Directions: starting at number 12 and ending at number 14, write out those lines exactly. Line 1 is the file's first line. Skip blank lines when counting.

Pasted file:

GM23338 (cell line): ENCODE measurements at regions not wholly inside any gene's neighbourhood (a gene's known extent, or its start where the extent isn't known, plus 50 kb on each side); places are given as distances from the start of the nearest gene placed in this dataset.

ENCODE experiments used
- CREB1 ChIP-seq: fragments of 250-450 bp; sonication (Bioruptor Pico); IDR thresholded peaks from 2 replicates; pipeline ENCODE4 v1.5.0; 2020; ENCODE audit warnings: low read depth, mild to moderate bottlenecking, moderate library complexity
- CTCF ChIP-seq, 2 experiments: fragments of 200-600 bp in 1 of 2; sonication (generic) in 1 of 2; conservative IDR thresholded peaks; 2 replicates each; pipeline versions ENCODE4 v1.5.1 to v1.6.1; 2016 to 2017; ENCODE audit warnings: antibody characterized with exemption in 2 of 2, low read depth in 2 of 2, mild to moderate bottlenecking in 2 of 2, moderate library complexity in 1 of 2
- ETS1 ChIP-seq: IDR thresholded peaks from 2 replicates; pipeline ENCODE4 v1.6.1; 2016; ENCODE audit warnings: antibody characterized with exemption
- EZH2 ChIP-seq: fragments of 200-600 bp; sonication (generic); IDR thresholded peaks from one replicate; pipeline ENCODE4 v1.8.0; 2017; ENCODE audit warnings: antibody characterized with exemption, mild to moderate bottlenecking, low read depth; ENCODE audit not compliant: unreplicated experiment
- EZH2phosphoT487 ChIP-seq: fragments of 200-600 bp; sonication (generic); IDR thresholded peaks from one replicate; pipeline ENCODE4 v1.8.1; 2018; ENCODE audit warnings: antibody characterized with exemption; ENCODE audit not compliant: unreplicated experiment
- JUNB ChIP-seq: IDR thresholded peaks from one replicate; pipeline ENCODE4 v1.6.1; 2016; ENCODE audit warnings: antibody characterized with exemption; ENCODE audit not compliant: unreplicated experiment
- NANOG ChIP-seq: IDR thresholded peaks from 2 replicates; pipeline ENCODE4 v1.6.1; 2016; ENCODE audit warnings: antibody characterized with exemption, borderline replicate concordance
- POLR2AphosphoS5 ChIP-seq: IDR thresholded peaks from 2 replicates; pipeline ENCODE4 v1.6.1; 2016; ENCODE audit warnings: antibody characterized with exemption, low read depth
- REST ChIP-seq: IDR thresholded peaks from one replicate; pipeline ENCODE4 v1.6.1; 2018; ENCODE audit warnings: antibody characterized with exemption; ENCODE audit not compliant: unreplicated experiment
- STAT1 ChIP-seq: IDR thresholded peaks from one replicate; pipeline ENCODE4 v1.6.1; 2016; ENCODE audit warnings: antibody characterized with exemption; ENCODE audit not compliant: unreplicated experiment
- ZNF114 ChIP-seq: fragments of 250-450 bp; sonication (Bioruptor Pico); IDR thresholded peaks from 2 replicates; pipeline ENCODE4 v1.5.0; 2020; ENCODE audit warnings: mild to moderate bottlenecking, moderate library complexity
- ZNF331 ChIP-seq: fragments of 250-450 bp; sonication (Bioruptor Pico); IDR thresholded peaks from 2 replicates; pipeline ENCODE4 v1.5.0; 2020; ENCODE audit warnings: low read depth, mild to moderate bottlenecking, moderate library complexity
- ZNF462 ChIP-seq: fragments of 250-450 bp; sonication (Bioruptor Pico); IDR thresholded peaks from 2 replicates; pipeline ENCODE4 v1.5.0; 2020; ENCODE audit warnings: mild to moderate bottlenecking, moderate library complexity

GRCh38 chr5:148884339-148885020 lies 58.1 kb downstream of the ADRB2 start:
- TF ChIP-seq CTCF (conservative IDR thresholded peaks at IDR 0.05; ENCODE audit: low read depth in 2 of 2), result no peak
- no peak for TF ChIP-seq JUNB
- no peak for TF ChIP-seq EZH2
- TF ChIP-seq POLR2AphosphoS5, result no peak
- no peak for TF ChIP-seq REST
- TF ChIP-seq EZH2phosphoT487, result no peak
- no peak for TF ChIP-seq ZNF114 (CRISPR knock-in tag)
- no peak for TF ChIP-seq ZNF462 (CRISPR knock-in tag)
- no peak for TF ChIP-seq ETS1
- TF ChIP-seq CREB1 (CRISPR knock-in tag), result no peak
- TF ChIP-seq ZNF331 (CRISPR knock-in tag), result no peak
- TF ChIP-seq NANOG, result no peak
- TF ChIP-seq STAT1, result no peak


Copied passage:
- STAT1 ChIP-seq: IDR thresholded peaks from one replicate; pipeline ENCODE4 v1.6.1; 2016; ENCODE audit warnings: antibody characterized with exemption; ENCODE audit not compliant: unreplicated experiment
- ZNF114 ChIP-seq: fragments of 250-450 bp; sonication (Bioruptor Pico); IDR thresholded peaks from 2 replicates; pipeline ENCODE4 v1.5.0; 2020; ENCODE audit warnings: mild to moderate bottlenecking, moderate library complexity
- ZNF331 ChIP-seq: fragments of 250-450 bp; sonication (Bioruptor Pico); IDR thresholded peaks from 2 replicates; pipeline ENCODE4 v1.5.0; 2020; ENCODE audit warnings: low read depth, mild to moderate bottlenecking, moderate library complexity